The show will be broadcast over MDA’s “Love Network” of almost 150 television stations across the country, including Oklahoma City’s CW station KOCB-TV. It also will be streamed from mda.org. Local cutaways in each market will feature area families, sponsors and MDA service programs. For a list of stations, visit mda.org/showofstrength/love-network.
“We couldn’t be more excited about the show and the incredible talent we have lined up this year,” said MDA Interim President Valerie Cwik, M.D., in the news release. “MDA is in business to save and enhance lives. Our show will both entertain and urge the American public to answer the call to support critically important research and services for more than a million Americans affected by neuromuscular diseases.”
Along with Underwood, Pitbull, Will.i.am and Carole King are set to headline the show. Plus, the following stars also are scheduled to appear: Big Bad Voodoo Daddy, B.o.B, Brandy, Luke Bryan, Gavin DeGraw, Hot Chelle Rae, Karmin, Alanis Morissette, Eva Simons, Paula Abdul, Max Adler, Jann Carl, Diana DeGarmo, Lou Ferrigno, Benji Madden, Joel Madden, Jesse McCartney, Tim McGraw, The Miz, Nancy O’Dell, Khloe Kardashian Odom, Alison Sweeney, Ace Young and more.
“This year’s show gives everyone involved a unique opportunity,” said “MDA Show of Strength” Executive Producer RAC Clark in the release. “We have a chance to tell a series of compelling stories about MDA families while delivering quality entertainment. In doing so, we can raise public awareness of MDA’s long-standing mission of help for today and hope for tomorrow.”
Clark is a longtime executive producer of the Academy of Country Music Awards and the son of the late Dick Clark.
“RAC has a history and knack for making shows and events successful, and ‘MDA Show of Strength’ will benefit from his talent,” said Pete Fisher, vice president and general manager of the Grand Ole Opry, in the release. “MDA is in good hands with RAC. He’s done a phenomenal job with the ACM Awards and has helped continue country music’s growth and popularity. He’s connected with the biggest names in the business.”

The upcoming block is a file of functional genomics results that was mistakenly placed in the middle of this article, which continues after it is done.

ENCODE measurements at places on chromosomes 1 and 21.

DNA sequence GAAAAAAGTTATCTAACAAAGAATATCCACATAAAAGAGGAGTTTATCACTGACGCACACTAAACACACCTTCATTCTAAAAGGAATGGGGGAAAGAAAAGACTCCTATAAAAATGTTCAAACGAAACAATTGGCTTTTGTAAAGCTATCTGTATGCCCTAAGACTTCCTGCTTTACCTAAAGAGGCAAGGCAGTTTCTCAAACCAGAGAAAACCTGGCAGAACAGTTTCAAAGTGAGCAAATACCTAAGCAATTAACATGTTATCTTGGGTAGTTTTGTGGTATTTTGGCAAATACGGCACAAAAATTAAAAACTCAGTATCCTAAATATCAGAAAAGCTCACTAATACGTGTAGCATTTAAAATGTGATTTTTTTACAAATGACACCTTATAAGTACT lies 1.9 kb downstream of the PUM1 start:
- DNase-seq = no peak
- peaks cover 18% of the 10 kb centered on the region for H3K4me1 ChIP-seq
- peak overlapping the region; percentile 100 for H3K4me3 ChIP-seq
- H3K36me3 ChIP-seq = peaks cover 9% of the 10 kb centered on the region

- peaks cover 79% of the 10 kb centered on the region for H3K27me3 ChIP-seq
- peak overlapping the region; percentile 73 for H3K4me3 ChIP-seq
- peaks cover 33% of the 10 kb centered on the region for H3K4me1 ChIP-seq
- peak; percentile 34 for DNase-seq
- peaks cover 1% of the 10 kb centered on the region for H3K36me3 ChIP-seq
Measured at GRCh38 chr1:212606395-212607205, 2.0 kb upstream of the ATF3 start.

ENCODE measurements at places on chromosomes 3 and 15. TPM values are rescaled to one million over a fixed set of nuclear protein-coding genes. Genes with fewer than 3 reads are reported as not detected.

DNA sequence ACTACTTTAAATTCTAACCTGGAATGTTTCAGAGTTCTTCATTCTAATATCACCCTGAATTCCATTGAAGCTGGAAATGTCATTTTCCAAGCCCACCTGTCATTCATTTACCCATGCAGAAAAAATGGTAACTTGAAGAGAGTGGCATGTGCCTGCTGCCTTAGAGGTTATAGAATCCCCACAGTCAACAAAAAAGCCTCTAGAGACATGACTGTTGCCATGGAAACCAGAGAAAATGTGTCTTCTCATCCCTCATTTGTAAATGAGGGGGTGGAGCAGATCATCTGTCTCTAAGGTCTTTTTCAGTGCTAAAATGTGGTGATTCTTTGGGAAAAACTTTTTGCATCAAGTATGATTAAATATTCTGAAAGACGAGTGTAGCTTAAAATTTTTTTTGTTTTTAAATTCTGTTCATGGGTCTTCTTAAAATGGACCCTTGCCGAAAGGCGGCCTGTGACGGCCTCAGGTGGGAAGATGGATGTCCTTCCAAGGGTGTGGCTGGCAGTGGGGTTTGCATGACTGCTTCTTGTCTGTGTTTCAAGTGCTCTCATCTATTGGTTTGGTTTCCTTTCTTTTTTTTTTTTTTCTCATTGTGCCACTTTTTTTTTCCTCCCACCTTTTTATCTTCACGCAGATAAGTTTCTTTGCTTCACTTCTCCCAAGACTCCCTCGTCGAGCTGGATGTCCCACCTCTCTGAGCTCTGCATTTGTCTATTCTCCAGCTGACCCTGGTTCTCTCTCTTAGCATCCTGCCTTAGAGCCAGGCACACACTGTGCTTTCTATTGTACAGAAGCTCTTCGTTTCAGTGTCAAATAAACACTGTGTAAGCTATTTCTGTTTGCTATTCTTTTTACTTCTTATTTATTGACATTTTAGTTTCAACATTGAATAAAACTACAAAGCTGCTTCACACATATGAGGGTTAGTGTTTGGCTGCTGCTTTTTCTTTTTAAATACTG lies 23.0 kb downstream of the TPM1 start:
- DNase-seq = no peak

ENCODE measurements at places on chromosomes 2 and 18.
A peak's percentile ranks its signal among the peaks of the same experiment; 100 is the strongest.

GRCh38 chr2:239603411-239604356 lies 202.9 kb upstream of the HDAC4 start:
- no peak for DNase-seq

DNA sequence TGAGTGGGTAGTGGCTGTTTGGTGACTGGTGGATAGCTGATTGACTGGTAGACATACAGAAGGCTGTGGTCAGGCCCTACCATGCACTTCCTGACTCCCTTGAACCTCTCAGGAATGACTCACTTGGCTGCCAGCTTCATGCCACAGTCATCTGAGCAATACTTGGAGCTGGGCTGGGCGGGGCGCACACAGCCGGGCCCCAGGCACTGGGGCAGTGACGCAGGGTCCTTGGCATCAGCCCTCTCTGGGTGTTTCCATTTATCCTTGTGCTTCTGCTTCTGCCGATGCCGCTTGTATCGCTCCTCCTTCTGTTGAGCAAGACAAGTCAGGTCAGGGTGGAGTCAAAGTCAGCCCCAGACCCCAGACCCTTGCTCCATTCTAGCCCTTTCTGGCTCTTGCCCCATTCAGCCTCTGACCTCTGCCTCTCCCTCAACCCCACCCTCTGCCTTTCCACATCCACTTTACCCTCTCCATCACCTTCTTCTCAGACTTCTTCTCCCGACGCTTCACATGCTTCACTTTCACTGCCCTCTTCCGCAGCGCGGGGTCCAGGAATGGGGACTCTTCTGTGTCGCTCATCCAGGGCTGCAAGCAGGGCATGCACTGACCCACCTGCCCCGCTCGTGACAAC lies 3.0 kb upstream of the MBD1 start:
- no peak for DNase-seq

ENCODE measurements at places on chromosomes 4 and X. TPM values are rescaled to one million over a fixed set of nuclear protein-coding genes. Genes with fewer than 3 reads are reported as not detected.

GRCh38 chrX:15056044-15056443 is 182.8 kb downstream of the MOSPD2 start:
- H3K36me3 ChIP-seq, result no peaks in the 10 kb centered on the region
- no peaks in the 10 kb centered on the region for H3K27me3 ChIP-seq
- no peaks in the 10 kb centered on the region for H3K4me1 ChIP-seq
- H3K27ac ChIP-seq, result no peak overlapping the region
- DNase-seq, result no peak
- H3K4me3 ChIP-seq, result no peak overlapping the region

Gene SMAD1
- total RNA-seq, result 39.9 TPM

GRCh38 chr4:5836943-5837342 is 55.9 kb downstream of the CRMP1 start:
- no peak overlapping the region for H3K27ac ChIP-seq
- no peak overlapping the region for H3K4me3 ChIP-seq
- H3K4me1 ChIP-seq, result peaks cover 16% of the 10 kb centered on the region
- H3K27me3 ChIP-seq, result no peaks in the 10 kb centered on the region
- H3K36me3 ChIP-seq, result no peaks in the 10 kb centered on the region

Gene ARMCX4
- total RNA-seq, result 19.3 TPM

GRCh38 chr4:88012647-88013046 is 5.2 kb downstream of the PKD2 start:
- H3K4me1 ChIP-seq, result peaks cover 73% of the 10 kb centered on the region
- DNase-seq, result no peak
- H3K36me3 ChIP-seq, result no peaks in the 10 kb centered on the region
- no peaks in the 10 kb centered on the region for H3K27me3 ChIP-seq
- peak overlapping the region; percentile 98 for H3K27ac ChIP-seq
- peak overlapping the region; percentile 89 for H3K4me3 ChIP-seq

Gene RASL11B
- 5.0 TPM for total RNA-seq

Through the years, MDA’s iconic fundraising show has presented some of TV’s most memorable moments. What started as a 21-1/2-hour Labor Day weekend telethon was shortened to six hours in 2011 in response to changing television viewing habits.
“The broadcasting and entertainment industries have experienced dramatic change; as a result, our show has changed with it,” said MDA Executive Vice President of Business Development Kevin Moran, in the release. “But our cause remains the same and our commitment to our families is unwavering. MDA has assembled an outstanding team focused on putting together a jam-packed, three-hour special that drives home our mission and inspires our audience to contribute generously.”
Joining Clark as co-producers are Los Angeles-based entertainment professionals Suzanne Bender and Debbie Williams, a popular TV stage director. Some of Bender’s current credits include the “Golden Globes,” “American Idol,” the “Academy of Country Music Awards” and “America’s Got Talent.” Williams’ credits also include the “Golden Globes,” “American Idol,” the “Academy of Country Music Awards,” as well as the “Academy Awards” and the “MTV Video Music Awards.”
Six “stories of strength” will be told from the individuals’ and families’ perspectives. They include MDA’s new National Goodwill Ambassador Bryson Foster, a spunky 12-year-old who envisions a future as an NFL quarterback; Veronica Nino, a 45-year-old mother of three who is fighting for one more day with her family after being diagnosed with ALS (amyotrophic lateral sclerosis or Lou Gehrig’s disease); and a teacher affected by spinal muscular atrophy (SMA) who credits MDA summer camp with giving her the confidence to pursue and achieve her dreams.
“Of the utmost importance is that our show audience be introduced to the incredible individuals and families served by the Association,” Cwik said in the release. “Their stories of strength are what inspire all of us at MDA to seek out and fund the most promising research in muscle disease, and to improve their daily lives through our services programs and advocacy efforts.”
MDA is the nonprofit health agency dedicated to finding treatments and cures for muscular dystrophy, ALS and related diseases by funding worldwide research. The Association also provides comprehensive health care and support services, advocacy and education.
In addition to funding some 300 research projects worldwide, MDA maintains a national network of 200 medical clinics; facilitates hundreds of support groups for families affected by neuromuscular diseases; and provides local summer camp opportunities for thousands of youngsters living with progressive muscle diseases.
For more information, go to www.mda.org.